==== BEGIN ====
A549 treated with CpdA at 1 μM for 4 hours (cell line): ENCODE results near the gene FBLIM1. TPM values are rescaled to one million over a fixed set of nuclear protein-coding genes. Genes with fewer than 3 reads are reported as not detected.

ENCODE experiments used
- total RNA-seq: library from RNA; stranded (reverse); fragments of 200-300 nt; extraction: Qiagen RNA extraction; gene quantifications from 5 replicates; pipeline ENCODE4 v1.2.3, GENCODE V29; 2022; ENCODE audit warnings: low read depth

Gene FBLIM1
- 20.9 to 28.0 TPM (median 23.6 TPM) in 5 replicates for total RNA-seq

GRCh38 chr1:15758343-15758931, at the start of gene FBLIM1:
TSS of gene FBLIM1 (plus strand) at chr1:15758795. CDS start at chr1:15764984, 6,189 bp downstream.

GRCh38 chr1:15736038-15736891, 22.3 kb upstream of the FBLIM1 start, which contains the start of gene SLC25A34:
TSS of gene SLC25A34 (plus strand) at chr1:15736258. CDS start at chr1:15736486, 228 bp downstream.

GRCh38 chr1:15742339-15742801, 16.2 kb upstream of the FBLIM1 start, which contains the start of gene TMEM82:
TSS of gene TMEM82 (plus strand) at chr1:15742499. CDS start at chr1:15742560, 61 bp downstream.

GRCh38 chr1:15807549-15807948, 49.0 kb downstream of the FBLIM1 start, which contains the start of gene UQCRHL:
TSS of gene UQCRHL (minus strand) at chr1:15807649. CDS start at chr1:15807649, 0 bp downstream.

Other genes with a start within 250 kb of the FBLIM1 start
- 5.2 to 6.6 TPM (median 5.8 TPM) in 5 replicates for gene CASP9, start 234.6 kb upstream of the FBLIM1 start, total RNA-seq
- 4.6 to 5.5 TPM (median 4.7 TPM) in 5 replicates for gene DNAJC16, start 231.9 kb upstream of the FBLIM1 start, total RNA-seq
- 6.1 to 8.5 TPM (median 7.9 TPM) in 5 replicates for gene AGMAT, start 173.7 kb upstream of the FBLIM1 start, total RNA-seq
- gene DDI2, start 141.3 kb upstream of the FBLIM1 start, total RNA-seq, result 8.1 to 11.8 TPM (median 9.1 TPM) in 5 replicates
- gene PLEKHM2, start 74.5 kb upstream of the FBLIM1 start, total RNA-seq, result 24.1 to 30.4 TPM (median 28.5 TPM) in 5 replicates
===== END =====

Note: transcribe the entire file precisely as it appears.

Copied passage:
A549 treated with CpdA at 1 μM for 4 hours (cell line): ENCODE results near the gene FBLIM1. TPM values are rescaled to one million over a fixed set of nuclear protein-coding genes. Genes with fewer than 3 reads are reported as not detected.

ENCODE experiments used
- total RNA-seq: library from RNA; stranded (reverse); fragments of 200-300 nt; extraction: Qiagen RNA extraction; gene quantifications from 5 replicates; pipeline ENCODE4 v1.2.3, GENCODE V29; 2022; ENCODE audit warnings: low read depth

Gene FBLIM1
- 20.9 to 28.0 TPM (median 23.6 TPM) in 5 replicates for total RNA-seq

GRCh38 chr1:15758343-15758931, at the start of gene FBLIM1:
TSS of gene FBLIM1 (plus strand) at chr1:15758795. CDS start at chr1:15764984, 6,189 bp downstream.

GRCh38 chr1:15736038-15736891, 22.3 kb upstream of the FBLIM1 start, which contains the start of gene SLC25A34:
TSS of gene SLC25A34 (plus strand) at chr1:15736258. CDS start at chr1:15736486, 228 bp downstream.

GRCh38 chr1:15742339-15742801, 16.2 kb upstream of the FBLIM1 start, which contains the start of gene TMEM82:
TSS of gene TMEM82 (plus strand) at chr1:15742499. CDS start at chr1:15742560, 61 bp downstream.

GRCh38 chr1:15807549-15807948, 49.0 kb downstream of the FBLIM1 start, which contains the start of gene UQCRHL:
TSS of gene UQCRHL (minus strand) at chr1:15807649. CDS start at chr1:15807649, 0 bp downstream.

Other genes with a start within 250 kb of the FBLIM1 start
- 5.2 to 6.6 TPM (median 5.8 TPM) in 5 replicates for gene CASP9, start 234.6 kb upstream of the FBLIM1 start, total RNA-seq
- 4.6 to 5.5 TPM (median 4.7 TPM) in 5 replicates for gene DNAJC16, start 231.9 kb upstream of the FBLIM1 start, total RNA-seq
- 6.1 to 8.5 TPM (median 7.9 TPM) in 5 replicates for gene AGMAT, start 173.7 kb upstream of the FBLIM1 start, total RNA-seq
- gene DDI2, start 141.3 kb upstream of the FBLIM1 start, total RNA-seq, result 8.1 to 11.8 TPM (median 9.1 TPM) in 5 replicates
- gene PLEKHM2, start 74.5 kb upstream of the FBLIM1 start, total RNA-seq, result 24.1 to 30.4 TPM (median 28.5 TPM) in 5 replicates